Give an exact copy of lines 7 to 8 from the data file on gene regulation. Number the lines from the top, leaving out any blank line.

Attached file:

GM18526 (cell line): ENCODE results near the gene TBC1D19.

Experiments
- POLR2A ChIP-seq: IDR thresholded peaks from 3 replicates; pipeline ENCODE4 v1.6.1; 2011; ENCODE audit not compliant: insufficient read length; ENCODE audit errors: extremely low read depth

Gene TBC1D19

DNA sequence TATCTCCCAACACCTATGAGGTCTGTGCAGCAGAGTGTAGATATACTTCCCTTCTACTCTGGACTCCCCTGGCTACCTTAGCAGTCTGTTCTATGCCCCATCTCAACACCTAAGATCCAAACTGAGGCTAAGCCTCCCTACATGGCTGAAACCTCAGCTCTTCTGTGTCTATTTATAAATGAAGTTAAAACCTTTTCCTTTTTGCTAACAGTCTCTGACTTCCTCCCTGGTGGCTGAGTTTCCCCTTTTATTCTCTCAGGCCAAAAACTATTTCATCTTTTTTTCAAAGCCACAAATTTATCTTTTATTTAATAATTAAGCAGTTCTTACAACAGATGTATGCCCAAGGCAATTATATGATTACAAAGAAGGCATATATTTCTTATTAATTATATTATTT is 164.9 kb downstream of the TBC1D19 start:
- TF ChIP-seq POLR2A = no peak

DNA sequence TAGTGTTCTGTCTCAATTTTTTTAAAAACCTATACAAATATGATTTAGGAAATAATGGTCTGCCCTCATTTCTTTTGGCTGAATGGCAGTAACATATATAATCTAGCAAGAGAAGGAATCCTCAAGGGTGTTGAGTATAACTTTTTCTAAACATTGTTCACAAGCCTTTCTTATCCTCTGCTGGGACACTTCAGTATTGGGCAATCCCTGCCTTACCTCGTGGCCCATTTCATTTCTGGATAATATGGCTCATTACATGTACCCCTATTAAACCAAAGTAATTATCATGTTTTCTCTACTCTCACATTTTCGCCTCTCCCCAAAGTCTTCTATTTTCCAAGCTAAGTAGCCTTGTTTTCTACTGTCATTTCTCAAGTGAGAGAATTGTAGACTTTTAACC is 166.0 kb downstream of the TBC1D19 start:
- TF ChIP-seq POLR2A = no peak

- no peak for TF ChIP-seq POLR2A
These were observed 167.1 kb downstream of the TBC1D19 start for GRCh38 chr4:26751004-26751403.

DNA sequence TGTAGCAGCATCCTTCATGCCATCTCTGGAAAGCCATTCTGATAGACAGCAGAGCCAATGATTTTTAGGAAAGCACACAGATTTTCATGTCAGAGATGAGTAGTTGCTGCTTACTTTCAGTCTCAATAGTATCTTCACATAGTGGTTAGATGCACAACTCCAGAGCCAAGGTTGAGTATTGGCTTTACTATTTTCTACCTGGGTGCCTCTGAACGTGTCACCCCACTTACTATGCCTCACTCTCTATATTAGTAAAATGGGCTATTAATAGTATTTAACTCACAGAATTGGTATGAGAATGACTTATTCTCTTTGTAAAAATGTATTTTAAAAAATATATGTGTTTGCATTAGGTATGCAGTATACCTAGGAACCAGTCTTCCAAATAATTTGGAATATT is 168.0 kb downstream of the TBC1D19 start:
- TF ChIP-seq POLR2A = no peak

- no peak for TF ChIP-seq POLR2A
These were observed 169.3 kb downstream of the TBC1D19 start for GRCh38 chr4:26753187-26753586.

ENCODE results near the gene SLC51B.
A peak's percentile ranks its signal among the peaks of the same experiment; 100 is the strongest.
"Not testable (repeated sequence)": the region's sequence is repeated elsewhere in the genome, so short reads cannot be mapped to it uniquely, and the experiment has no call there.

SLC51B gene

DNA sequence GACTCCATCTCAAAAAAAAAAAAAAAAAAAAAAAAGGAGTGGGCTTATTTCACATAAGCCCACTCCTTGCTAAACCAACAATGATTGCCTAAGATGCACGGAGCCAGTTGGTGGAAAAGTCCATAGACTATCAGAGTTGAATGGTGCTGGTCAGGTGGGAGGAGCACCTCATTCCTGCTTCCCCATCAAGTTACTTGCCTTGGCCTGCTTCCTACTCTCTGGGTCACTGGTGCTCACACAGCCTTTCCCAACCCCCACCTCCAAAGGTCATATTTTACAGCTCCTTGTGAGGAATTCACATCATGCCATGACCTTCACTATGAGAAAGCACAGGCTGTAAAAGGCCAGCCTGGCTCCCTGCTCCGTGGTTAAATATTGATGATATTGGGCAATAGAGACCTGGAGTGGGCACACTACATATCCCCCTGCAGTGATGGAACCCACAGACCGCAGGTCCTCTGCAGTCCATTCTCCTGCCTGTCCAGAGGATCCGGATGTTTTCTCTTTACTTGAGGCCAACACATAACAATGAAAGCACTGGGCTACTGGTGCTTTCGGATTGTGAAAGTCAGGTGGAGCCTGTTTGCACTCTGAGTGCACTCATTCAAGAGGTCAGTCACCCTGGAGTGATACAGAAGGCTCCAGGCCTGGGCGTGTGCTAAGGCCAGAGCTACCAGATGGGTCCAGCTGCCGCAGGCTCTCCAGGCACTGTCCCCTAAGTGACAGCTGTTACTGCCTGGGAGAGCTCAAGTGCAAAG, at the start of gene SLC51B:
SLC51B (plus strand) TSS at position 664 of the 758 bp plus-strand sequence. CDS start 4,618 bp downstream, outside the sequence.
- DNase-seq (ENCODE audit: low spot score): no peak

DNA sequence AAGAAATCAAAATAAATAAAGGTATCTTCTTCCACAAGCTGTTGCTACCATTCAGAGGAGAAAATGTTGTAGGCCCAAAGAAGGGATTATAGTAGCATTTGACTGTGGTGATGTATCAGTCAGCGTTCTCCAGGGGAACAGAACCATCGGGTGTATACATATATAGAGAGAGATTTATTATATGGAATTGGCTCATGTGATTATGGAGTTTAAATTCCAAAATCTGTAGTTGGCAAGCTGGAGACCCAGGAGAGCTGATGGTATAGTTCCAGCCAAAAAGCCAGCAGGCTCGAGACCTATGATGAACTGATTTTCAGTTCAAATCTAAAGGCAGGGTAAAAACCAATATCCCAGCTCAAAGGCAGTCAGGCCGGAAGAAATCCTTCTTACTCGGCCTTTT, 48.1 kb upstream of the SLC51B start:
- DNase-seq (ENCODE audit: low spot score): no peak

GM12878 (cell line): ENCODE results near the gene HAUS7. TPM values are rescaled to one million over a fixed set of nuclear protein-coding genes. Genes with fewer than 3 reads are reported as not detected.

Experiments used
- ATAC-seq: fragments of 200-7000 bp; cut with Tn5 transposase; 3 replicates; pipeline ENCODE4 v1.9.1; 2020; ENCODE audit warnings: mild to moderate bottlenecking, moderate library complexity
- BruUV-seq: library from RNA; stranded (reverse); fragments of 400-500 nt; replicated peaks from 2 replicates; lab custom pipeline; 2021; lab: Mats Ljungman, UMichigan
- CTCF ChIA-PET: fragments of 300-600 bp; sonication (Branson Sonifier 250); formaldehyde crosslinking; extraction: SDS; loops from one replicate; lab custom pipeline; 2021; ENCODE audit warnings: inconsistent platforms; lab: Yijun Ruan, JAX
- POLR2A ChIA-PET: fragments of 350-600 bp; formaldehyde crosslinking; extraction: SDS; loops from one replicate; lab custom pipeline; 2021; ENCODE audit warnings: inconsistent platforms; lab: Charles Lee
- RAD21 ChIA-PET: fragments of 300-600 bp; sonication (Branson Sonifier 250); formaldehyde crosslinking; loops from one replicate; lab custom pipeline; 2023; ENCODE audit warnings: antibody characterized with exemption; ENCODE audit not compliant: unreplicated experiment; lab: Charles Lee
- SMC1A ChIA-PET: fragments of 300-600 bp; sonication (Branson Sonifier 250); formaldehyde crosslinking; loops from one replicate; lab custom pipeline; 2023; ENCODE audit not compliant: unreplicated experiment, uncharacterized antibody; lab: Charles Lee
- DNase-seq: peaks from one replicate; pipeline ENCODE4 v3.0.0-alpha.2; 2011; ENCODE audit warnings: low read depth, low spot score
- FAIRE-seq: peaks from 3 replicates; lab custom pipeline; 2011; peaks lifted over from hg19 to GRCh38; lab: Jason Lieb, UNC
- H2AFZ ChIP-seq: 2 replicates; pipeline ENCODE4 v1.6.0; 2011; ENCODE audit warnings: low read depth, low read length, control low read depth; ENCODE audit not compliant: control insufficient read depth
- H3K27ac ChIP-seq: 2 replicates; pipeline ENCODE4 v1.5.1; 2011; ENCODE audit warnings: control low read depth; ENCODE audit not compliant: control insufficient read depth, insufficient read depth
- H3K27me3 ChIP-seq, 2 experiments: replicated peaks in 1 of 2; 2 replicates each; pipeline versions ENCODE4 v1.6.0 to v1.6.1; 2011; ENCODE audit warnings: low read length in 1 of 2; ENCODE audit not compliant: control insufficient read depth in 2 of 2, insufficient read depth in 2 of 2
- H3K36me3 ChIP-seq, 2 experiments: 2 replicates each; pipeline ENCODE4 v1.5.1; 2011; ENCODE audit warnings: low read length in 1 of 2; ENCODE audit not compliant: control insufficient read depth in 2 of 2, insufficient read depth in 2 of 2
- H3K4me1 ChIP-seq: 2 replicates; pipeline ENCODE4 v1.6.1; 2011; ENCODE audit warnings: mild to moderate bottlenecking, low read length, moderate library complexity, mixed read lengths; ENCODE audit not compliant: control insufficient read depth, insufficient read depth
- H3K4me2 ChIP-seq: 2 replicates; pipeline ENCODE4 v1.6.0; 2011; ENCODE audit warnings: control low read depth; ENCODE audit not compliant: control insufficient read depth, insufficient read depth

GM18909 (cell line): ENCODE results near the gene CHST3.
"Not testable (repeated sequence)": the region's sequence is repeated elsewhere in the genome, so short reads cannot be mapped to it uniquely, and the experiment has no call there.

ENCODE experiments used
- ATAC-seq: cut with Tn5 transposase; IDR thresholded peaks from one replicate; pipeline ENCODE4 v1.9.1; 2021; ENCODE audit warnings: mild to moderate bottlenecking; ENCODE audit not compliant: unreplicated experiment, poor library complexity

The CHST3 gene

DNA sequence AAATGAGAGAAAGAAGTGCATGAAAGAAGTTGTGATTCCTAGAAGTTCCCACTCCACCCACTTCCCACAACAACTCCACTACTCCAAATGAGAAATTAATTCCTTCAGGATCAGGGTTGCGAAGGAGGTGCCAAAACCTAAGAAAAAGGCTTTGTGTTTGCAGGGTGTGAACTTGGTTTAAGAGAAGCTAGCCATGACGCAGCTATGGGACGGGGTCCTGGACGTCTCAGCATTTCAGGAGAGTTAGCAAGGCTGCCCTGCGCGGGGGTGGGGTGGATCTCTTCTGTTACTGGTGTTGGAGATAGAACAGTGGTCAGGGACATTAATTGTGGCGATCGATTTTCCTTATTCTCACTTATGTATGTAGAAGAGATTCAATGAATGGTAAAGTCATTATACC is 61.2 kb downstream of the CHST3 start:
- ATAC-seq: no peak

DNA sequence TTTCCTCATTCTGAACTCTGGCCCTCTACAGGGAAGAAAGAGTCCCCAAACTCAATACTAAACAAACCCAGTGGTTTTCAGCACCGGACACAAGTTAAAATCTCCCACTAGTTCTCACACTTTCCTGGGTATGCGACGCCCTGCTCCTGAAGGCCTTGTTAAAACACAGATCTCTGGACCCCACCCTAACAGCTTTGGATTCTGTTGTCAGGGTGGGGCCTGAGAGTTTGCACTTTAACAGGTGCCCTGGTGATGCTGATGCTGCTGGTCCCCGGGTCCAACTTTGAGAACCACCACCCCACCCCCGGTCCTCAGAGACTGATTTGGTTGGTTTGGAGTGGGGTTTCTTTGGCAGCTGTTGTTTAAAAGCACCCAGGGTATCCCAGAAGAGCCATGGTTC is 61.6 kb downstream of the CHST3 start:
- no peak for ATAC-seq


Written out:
DNA sequence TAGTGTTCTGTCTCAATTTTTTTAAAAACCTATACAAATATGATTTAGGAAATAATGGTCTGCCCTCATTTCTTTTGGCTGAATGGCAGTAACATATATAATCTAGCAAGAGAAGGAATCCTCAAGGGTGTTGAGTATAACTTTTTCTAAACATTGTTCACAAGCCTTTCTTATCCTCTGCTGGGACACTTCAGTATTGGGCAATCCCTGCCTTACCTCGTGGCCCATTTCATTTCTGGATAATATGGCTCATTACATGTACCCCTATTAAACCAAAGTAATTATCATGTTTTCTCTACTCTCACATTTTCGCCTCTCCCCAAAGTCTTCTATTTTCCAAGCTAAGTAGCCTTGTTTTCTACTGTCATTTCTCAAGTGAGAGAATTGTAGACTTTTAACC is 166.0 kb downstream of the TBC1D19 start:
- TF ChIP-seq POLR2A = no peak